Monday, August 21, 2006

Clothesline


There is something wonderful about a clothesline full of clean sheets, billowing in the breeze. This was my backyard line, yesterday.
I love the opportunity to hang out my laundry, especially sheets and towels. I try to do my washing on my days off work for this very reason. I know it is a luxury to have a dryer, especially in winter. But there is something more to line-dried clothes than merely saving a few bucks on the electric bill.
There is a certain ammount of nostalgia in line drying. It is something people have done for eons. A clothesline speaks of humanity. A basic need for cleanliness.
When I peg up my sheets, I can see my Mom and Grandma doing the same thing way back when. When I was little, we didnt have a washer and dryer. Mum hand washed in the sink and put things through the wringer. Then, summer or winter, things hung to dry. On wet days, we used an indoor drying rack. It was a set of maybe four or five lines strung up on a pully. We had 13 foot high ceilings, and the laundry would hang up above everything in the kitchen. You had to be careful what you cooked or the clothes would smell of dinner! In that old damp house, nothing ever really dried thoughroughly. Mum used to air our clothes out over the fire guard in the mornings so we would have warm dry things to put on.
Summer was the best though. When everything would go on the line. On wash day, you could always tell things about your neighbours. Who had boys or girls. Who had the most practical underpants. Who got their socks the whitest, and who washed their sheets regularly!
When I put out my washing nowadays, it fills me with a sence of practicality. I love to see it flapping in the breeze. Most of all I love the smell of the sun and wind that traps into the fabric. Not much can beat slipping between the sheets of a freshly made bed.
Well maybe slipping between them with somebody else!

10 comments:

Ms. Vickie said...

Oh those memories and yes those smells , you are right how nice it is to see the clothes hanging and flapping in the breezes. I loved that when I lived in Kansas because by the time I would finish hanging they would almost be dry.

Thank you for your very special comments of late. Things are very difficult but I do have to just work them out and getting them out is helping in some ways it is easier and in other ways more difficult than I thought----now that really made sense. :)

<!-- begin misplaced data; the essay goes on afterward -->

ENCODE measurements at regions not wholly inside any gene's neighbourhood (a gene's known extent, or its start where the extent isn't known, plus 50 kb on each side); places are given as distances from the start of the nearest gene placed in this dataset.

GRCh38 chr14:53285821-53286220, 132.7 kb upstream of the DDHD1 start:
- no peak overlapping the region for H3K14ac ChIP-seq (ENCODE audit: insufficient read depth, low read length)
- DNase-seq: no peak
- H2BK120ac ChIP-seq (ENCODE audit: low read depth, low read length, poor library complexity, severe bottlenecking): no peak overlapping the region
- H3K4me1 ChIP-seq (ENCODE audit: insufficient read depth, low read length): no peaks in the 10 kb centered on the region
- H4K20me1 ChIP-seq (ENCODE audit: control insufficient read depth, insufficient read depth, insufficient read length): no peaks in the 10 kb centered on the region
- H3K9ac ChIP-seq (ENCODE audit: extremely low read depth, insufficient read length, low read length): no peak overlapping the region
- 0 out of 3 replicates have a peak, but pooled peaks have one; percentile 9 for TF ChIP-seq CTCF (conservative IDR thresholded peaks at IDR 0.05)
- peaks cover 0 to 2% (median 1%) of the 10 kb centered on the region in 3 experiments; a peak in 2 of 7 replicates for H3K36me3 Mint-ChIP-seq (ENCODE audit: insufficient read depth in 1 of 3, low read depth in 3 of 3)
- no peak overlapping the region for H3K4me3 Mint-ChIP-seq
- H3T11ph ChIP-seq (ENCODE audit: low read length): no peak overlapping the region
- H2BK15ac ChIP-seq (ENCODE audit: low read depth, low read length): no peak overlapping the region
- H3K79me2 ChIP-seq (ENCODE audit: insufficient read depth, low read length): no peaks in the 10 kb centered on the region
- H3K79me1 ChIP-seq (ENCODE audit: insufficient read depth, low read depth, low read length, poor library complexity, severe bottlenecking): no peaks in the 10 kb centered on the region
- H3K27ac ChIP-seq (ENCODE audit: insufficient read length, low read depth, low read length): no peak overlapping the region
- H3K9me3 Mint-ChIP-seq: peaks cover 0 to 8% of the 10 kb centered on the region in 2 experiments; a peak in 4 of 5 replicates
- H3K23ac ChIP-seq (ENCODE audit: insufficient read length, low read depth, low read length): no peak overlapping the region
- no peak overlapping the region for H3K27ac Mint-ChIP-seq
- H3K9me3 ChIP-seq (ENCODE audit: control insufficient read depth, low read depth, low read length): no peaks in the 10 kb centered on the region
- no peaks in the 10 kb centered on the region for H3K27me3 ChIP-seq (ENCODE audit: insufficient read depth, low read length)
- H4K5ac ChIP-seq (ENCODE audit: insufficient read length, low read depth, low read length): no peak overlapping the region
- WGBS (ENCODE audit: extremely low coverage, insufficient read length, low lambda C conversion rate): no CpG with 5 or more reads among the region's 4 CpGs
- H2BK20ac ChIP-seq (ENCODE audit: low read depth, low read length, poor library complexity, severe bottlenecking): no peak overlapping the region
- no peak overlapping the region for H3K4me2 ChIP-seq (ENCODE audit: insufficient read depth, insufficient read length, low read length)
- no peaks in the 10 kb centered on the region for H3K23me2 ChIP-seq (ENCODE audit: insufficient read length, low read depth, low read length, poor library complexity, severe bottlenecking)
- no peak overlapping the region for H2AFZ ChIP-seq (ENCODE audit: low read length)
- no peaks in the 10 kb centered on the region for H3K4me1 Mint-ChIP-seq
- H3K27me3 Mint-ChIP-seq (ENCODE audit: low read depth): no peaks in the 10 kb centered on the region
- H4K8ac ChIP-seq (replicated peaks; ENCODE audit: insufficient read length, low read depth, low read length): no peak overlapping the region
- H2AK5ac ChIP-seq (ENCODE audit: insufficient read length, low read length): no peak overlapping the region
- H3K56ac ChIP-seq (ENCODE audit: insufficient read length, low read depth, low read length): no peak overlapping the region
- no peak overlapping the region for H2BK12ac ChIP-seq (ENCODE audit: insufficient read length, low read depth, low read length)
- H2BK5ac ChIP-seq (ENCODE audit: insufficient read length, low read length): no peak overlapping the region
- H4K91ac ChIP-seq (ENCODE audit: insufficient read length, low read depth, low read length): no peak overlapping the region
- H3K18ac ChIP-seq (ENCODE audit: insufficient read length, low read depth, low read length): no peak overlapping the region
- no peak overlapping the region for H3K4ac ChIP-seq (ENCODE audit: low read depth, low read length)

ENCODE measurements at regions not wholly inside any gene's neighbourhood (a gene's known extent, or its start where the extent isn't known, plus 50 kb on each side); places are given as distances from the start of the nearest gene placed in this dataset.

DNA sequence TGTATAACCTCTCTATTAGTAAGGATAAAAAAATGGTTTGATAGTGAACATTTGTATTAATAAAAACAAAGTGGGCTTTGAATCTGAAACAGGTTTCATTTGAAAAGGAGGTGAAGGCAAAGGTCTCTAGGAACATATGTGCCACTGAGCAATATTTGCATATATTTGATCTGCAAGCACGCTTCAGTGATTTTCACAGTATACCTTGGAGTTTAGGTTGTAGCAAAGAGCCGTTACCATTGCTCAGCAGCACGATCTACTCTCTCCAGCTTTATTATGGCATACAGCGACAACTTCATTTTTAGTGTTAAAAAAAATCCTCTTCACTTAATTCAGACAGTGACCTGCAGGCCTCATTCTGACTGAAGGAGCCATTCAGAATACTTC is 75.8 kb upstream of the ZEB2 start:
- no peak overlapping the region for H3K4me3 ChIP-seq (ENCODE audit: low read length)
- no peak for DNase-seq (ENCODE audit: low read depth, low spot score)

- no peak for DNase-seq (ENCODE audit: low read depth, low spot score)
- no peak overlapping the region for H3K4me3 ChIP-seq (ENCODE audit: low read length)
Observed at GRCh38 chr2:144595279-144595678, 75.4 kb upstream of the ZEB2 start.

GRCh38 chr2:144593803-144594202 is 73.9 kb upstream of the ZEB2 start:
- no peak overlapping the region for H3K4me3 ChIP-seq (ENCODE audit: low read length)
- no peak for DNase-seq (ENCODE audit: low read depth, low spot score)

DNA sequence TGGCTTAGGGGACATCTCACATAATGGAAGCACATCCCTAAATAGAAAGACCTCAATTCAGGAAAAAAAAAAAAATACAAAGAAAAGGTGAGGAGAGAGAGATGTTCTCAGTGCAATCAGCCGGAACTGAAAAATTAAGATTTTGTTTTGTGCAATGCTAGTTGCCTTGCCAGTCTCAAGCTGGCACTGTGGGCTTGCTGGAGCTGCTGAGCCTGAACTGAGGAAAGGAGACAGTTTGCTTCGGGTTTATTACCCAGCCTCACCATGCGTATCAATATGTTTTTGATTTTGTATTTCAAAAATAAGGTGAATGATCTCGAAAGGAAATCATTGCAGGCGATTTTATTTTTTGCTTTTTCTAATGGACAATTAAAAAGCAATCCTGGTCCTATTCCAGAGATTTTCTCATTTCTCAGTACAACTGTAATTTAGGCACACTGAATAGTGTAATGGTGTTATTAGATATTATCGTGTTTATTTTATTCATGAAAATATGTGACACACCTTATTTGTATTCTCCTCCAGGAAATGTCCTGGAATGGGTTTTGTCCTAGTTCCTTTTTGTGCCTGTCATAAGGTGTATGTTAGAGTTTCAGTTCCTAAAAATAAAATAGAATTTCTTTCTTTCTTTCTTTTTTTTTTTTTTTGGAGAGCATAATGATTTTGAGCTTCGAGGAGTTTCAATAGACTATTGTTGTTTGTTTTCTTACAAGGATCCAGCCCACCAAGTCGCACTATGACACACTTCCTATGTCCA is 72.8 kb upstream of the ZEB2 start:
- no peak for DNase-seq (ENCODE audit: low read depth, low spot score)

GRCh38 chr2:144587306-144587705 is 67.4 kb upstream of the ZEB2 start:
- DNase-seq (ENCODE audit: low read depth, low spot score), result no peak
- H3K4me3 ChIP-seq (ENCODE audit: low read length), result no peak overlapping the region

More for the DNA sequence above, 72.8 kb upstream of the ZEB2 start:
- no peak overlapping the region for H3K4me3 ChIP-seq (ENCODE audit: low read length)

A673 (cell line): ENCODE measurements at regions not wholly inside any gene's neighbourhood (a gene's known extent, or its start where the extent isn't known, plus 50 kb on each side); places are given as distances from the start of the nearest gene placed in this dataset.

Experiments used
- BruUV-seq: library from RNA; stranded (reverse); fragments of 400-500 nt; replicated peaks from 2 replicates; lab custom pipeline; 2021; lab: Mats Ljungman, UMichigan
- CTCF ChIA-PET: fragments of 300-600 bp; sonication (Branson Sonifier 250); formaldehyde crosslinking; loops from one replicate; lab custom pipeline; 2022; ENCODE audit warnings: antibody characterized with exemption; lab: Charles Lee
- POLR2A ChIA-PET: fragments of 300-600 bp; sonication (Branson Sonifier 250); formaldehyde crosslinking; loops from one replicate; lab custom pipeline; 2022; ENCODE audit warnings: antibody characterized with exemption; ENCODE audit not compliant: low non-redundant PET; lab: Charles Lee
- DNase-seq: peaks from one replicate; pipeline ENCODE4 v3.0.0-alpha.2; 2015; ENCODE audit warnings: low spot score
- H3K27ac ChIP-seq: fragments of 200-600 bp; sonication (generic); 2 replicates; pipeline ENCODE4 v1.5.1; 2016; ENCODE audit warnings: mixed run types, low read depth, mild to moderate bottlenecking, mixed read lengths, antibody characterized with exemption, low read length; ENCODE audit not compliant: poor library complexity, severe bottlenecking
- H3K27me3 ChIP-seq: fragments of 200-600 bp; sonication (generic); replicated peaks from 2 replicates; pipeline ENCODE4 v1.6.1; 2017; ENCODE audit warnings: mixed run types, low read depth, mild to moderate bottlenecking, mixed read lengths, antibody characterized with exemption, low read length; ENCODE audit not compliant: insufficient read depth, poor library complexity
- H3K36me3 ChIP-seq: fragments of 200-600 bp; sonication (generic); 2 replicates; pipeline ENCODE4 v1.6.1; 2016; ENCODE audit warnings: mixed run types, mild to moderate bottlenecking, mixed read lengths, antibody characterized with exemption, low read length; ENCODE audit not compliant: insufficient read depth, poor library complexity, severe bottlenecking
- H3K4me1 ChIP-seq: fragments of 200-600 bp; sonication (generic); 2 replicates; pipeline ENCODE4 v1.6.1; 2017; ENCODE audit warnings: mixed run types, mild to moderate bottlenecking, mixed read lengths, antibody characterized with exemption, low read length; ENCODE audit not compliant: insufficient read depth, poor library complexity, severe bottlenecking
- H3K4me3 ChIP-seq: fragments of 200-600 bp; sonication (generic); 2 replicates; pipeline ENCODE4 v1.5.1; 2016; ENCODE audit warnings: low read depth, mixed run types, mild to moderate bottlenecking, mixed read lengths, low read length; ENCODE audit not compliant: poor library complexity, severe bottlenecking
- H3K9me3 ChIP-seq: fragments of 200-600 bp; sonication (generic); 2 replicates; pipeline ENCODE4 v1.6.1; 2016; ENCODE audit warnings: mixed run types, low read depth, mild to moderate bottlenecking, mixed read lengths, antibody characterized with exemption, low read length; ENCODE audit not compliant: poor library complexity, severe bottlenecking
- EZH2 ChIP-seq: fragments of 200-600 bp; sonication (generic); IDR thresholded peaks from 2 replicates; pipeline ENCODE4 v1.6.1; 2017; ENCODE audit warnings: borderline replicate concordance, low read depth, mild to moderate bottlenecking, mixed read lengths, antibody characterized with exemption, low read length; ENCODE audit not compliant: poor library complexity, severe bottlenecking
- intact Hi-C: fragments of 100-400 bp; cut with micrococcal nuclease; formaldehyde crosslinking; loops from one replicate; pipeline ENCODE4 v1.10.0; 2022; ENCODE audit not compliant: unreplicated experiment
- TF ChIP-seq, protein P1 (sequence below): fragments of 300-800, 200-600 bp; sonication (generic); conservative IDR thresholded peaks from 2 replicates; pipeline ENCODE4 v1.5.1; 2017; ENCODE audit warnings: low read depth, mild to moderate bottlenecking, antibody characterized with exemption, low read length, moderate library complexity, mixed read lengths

Monica said...

It is SO COOL that you wrote this because Julia and I were looking at the real estate section and she wants a backyard big enough for a pool or hot tub and I want a clothesline and told her about the smells and running through the line of sheets. She said it would be a lot easier to just grab a towel off the line then instead of having to bring one outside...geez. Wonderful nostalgic post, Susan. :)

poet said...

i miss having a clothesline. because of park rules here in our new leased land community, the only type of clothesline permitted are those umbrella ones, that you have to cement into the ground. at our first appartment, there was a deck, and i ran rope back and forth, hung out laundry every nice day. (cheaper than paying the coin dryers). next year we'll have a line of some sort. i love the smell of fresh dried material. happy tuesday. poet

David said...

Gosh does that bring back memories from my childhood. We always had to hang out our clothes as we did not have a dryer when I was home. I hated doing that especially hanging my mothers unmentionable....

Karen said...

You've just brought so many memories to the surface. I used to love to help my mom hang laundry and play hide and seek around the sheets. Thank you for that!

Have a wonderful day!

Dick said...

All the years I was growing up my Mother said she didn't want a clothes dryer. She liked the smell from clothes dried outside and in the winter she had clothes lines in the basement of our Spokane house. Of course those made it harder for me to build my model railroad layout below them and when we built a shooting gallery in the basement we had to be sure to keep the sight line to the targets as well as our firing position low so the .22 cal bullets didn't hit the clothes. Those hung near the targets did sometimes get lead spatter on them but it usually brushed out once they had dried.

Good memories but I don't want to give up my dryer now. I learned to use a clothes line while in Yuma this past winter. Clothes are not as fluffy & soft that way as they are from a dryer.

Bobbie said...

I've always had a clothes line and love the smell of the fresh sheets.

Growing up in Edmonton we had a wringer washer, and summer or winter, the clothes would be hung out on the line. In winter they would be frozen solid and my mom would bring them in and hang them in the basement. They still had the fresh outdoor smell even though they would dry indoors.

Laundry soaps and dryer sheets try and copy the smell but it's not the same as the 'real thing'!!

molly said...

I loved your post. It brings back memories of my grandmother's house in Montreal, and how she did her laundry on the old wringer machine and then hung it out back on her clothesline. I haven't thought about that for a long time. I used to love going to visit with her and my mom's extended family. Thank you!

Summer said...

I love the smell of freshly washed sheets that were hanged outside to dry. It does bring back memories. But to tell you the truth, thank Godness for electricity and dryers especially in the cold winter months. You cannot beat the warmth of the dryed clothes!

Tab said...

jeese now I feel like going out and buying a clothes line!!!!!
thanks for sharing~